skip to content
 

Learning to plan your time effectively is one of the most crucial skills you can develop during your time at University, which will:

  • help you in your future career
  • help you to complete assignments and meet deadlines
  • increase your self reliance and confidence.

Developing a study schedule

Planning your independent study time helps you to focus on your goals and what is required to complete them. You're more likely to stick to your study plan if you take into account your own study habits:

  • what is your most productive working pattern?
  • what are your weaknesses in managing time?

Your schedule should include all of your work, study and personal commitments. It may be helpful to develop a weekly schedule to establish a regular working routine, and create longer term timetables to help plan your studies further ahead and set long term goals.

Using a wall chart or calendar:

  1. include all the tasks you have to complete
  2. note the deadlines for each task
  3. estimate as realistically as possible the amount of time required to complete each task
  4. prioritise in terms of urgency
  5. break down the task and set targets for completing each stage.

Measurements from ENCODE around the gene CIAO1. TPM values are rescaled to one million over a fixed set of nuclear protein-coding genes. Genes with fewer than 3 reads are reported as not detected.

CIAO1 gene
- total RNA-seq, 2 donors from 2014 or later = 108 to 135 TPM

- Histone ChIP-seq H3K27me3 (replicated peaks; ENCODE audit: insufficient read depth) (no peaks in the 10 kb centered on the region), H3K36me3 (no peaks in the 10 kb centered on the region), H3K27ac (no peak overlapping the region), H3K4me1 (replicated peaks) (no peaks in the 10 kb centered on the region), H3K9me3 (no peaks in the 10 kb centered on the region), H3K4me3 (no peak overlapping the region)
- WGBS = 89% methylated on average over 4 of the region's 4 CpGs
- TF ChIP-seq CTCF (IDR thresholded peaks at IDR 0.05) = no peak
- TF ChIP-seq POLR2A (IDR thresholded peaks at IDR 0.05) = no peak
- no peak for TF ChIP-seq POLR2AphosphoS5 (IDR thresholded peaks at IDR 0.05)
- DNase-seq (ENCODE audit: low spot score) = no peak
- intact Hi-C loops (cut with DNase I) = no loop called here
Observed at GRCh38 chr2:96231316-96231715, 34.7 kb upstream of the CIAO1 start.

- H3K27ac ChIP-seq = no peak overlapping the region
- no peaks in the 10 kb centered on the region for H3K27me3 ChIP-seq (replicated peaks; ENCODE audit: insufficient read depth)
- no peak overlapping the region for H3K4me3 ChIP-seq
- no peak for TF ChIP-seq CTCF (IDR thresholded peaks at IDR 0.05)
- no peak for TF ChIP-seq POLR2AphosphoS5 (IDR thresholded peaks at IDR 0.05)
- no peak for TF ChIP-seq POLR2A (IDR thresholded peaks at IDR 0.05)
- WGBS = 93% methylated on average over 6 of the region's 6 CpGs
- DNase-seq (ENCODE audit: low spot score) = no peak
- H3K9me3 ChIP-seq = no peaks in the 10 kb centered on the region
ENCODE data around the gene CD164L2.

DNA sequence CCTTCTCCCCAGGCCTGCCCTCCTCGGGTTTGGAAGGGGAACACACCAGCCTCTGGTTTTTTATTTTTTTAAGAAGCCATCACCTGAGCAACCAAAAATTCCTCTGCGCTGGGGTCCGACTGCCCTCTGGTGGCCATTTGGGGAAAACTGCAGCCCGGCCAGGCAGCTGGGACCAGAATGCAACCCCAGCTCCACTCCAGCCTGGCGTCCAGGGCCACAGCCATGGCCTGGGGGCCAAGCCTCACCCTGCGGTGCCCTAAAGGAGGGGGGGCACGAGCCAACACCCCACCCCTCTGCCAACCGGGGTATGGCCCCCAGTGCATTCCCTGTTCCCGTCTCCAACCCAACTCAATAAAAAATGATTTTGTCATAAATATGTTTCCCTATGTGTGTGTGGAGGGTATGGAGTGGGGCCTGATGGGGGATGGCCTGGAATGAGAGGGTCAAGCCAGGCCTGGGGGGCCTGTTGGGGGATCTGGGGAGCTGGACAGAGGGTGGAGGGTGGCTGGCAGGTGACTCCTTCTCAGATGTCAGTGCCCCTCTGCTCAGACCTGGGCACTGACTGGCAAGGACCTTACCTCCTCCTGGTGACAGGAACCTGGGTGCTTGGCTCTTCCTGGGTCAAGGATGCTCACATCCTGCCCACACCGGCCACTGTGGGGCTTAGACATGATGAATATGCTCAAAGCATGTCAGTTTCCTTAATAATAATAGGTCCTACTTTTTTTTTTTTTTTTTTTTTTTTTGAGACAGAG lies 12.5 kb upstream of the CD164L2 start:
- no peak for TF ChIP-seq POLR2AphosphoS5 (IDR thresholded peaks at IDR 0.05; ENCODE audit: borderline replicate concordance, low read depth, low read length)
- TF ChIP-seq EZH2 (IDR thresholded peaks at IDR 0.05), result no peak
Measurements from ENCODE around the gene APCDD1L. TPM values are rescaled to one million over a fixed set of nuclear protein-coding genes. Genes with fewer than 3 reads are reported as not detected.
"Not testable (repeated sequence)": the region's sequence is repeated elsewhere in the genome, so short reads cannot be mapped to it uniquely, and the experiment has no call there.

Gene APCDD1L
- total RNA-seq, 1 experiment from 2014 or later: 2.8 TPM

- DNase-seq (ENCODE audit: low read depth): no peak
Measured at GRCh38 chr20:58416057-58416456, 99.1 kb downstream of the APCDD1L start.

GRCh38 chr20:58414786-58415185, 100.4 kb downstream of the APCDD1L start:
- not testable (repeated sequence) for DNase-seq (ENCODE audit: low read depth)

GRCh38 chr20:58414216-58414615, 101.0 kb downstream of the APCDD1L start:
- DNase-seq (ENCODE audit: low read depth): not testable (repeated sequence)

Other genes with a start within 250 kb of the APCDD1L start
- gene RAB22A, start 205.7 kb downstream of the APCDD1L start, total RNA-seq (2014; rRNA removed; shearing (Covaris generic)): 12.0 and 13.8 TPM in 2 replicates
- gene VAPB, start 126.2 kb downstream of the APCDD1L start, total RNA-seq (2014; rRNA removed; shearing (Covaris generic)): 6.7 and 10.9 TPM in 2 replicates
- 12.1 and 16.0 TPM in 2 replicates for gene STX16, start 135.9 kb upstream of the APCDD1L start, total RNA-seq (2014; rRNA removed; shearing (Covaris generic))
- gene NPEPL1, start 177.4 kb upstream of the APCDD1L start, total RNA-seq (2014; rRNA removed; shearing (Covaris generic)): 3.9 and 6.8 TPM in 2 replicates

You should allow extra time for unforeseen difficulties, include time for leisure & relaxation and be flexible and prepared to adjust your timetable if you are getting behind.

Successful studying

Whilst studying you may find it useful to:

  • have a designated study area and keep it tidy - a chaotic desk can give the sense of being out of control
  • alternate the tedious tasks with interesting ones, to stop yourself losing concentration
  • do the most difficult tasks when your concentration is at its best
  • take regular breaks.

Prioritising effectively

Prioritise tasks by:

  • establishing a clearly defined objective
  • evaluating the relevance of different tasks to the final aims of your assignment
  • distinguishing between aspects of your research which are key and those which are marginal.